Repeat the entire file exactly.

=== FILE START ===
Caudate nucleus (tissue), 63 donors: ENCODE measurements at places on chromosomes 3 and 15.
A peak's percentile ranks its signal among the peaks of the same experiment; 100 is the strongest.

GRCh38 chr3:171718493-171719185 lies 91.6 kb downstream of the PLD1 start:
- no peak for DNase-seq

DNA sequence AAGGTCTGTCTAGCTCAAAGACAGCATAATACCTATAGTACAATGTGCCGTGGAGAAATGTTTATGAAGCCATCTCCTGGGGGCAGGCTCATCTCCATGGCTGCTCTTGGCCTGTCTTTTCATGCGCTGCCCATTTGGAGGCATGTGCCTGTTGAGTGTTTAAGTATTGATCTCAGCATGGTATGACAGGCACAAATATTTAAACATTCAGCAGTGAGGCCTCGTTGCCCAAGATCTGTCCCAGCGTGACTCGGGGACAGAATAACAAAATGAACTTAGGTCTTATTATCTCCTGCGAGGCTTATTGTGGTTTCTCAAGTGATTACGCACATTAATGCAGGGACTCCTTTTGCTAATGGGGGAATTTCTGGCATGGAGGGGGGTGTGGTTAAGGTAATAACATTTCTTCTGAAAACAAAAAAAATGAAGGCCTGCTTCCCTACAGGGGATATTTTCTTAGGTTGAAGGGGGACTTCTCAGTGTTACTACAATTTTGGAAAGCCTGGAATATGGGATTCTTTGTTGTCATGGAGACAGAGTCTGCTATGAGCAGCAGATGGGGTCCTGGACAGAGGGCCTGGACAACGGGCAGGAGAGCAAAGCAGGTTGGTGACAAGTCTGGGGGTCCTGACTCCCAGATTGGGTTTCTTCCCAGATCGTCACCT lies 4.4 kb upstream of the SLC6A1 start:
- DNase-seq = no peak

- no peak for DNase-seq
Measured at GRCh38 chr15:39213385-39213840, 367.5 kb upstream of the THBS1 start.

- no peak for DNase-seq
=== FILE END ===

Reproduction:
Caudate nucleus (tissue), 63 donors: ENCODE measurements at places on chromosomes 3 and 15.
A peak's percentile ranks its signal among the peaks of the same experiment; 100 is the strongest.

GRCh38 chr3:171718493-171719185 lies 91.6 kb downstream of the PLD1 start:
- no peak for DNase-seq

DNA sequence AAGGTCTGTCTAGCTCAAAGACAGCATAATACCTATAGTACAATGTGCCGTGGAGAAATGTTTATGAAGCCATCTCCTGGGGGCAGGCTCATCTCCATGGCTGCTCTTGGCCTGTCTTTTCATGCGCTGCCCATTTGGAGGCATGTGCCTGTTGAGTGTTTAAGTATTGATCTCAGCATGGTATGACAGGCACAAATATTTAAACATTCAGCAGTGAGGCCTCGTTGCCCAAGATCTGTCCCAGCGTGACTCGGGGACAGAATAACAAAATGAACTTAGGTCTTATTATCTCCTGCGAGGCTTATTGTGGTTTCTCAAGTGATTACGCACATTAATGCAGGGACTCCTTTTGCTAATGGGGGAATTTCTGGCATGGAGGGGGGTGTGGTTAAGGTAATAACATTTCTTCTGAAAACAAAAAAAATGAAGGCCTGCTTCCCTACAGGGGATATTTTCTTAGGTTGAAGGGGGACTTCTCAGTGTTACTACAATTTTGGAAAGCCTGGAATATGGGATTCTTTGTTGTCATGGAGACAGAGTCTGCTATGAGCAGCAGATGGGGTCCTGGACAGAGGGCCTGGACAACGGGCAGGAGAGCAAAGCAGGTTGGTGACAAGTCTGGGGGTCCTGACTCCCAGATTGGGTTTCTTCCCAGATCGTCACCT lies 4.4 kb upstream of the SLC6A1 start:
- DNase-seq = no peak

- no peak for DNase-seq
Measured at GRCh38 chr15:39213385-39213840, 367.5 kb upstream of the THBS1 start.

- no peak for DNase-seq